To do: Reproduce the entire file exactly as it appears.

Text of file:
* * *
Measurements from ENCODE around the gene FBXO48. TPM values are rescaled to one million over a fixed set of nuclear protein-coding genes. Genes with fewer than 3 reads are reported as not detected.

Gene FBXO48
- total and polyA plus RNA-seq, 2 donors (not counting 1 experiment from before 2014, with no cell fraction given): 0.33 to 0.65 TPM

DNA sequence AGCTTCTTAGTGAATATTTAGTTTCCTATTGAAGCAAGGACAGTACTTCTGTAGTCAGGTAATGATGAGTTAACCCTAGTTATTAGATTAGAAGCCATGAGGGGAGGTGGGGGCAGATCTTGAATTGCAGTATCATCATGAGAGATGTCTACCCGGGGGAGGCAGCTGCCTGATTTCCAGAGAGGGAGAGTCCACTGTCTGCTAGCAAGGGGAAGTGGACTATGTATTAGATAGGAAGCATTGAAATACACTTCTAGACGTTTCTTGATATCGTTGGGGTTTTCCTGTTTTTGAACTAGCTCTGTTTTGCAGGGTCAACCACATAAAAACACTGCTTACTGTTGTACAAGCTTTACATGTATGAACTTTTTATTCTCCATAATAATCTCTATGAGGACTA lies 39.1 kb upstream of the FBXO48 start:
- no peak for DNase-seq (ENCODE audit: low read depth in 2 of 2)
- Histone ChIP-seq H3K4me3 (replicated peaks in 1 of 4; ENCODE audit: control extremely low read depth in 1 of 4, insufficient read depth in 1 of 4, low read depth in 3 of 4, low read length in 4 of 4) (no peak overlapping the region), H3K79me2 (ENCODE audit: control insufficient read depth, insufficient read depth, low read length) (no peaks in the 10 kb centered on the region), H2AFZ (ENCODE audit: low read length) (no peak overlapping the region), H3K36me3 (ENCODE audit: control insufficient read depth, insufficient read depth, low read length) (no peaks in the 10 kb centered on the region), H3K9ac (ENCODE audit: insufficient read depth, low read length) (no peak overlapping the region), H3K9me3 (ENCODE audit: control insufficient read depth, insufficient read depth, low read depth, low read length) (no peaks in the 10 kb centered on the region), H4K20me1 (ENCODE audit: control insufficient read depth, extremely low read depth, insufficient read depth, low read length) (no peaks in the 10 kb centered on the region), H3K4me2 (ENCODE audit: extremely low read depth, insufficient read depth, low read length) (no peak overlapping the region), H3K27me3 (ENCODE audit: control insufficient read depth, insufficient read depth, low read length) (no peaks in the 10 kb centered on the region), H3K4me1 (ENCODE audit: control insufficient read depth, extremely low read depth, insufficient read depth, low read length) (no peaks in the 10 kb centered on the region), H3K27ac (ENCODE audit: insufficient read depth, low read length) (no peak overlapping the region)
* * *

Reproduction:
Measurements from ENCODE around the gene FBXO48. TPM values are rescaled to one million over a fixed set of nuclear protein-coding genes. Genes with fewer than 3 reads are reported as not detected.

Gene FBXO48
- total and polyA plus RNA-seq, 2 donors (not counting 1 experiment from before 2014, with no cell fraction given): 0.33 to 0.65 TPM

DNA sequence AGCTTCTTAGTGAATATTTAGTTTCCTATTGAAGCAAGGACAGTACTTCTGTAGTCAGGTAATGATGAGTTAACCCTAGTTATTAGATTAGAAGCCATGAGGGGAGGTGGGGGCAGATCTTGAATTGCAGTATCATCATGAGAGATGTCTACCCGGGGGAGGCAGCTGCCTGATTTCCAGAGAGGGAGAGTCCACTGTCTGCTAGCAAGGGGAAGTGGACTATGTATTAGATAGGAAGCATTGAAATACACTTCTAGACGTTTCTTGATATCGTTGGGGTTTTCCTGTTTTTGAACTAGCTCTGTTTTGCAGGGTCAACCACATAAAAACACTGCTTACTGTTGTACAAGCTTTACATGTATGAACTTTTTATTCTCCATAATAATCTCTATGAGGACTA lies 39.1 kb upstream of the FBXO48 start:
- no peak for DNase-seq (ENCODE audit: low read depth in 2 of 2)
- Histone ChIP-seq H3K4me3 (replicated peaks in 1 of 4; ENCODE audit: control extremely low read depth in 1 of 4, insufficient read depth in 1 of 4, low read depth in 3 of 4, low read length in 4 of 4) (no peak overlapping the region), H3K79me2 (ENCODE audit: control insufficient read depth, insufficient read depth, low read length) (no peaks in the 10 kb centered on the region), H2AFZ (ENCODE audit: low read length) (no peak overlapping the region), H3K36me3 (ENCODE audit: control insufficient read depth, insufficient read depth, low read length) (no peaks in the 10 kb centered on the region), H3K9ac (ENCODE audit: insufficient read depth, low read length) (no peak overlapping the region), H3K9me3 (ENCODE audit: control insufficient read depth, insufficient read depth, low read depth, low read length) (no peaks in the 10 kb centered on the region), H4K20me1 (ENCODE audit: control insufficient read depth, extremely low read depth, insufficient read depth, low read length) (no peaks in the 10 kb centered on the region), H3K4me2 (ENCODE audit: extremely low read depth, insufficient read depth, low read length) (no peak overlapping the region), H3K27me3 (ENCODE audit: control insufficient read depth, insufficient read depth, low read length) (no peaks in the 10 kb centered on the region), H3K4me1 (ENCODE audit: control insufficient read depth, extremely low read depth, insufficient read depth, low read length) (no peaks in the 10 kb centered on the region), H3K27ac (ENCODE audit: insufficient read depth, low read length) (no peak overlapping the region)